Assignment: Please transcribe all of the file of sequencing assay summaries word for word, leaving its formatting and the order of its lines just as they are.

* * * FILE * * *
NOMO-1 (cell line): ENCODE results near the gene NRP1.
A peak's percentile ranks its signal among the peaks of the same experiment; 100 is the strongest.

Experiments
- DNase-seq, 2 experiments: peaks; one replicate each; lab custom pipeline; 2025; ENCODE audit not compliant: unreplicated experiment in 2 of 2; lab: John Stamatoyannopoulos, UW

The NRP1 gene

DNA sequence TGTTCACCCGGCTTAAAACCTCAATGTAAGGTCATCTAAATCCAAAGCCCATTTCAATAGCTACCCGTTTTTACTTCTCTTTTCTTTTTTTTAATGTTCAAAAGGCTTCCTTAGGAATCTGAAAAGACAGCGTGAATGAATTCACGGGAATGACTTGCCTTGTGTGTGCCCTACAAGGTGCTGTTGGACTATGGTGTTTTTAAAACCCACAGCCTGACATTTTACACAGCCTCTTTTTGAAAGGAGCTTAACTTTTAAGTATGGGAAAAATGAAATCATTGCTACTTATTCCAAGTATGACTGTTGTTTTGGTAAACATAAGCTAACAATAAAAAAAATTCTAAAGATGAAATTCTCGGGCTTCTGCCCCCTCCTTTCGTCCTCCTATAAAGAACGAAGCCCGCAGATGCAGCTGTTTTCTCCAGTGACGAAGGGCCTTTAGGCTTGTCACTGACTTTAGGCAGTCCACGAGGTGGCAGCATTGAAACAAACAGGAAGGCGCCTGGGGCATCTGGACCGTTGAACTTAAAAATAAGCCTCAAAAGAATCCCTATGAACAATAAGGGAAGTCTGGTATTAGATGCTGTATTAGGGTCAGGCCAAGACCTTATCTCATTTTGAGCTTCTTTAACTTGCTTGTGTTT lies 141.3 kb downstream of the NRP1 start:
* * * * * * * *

NOMO-1 (cell line): ENCODE results near the gene NRP1.
A peak's percentile ranks its signal among the peaks of the same experiment; 100 is the strongest.

Experiments
- DNase-seq, 2 experiments: peaks; one replicate each; lab custom pipeline; 2025; ENCODE audit not compliant: unreplicated experiment in 2 of 2; lab: John Stamatoyannopoulos, UW

The NRP1 gene

DNA sequence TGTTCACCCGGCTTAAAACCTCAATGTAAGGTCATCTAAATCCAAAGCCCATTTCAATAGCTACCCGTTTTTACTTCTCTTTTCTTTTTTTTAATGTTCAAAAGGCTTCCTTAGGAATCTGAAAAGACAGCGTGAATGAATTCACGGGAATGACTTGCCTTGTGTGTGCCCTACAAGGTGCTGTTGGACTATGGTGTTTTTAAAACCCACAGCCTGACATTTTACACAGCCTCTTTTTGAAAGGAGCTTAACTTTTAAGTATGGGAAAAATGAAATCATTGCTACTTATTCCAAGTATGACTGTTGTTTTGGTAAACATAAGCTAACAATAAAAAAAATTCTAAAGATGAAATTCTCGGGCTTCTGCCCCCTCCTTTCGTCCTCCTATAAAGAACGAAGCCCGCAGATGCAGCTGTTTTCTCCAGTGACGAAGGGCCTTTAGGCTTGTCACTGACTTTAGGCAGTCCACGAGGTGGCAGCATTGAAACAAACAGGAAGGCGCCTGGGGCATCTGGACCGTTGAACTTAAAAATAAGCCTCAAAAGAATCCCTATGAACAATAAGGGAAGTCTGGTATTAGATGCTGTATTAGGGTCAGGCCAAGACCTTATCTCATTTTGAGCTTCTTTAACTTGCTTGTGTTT lies 141.3 kb downstream of the NRP1 start: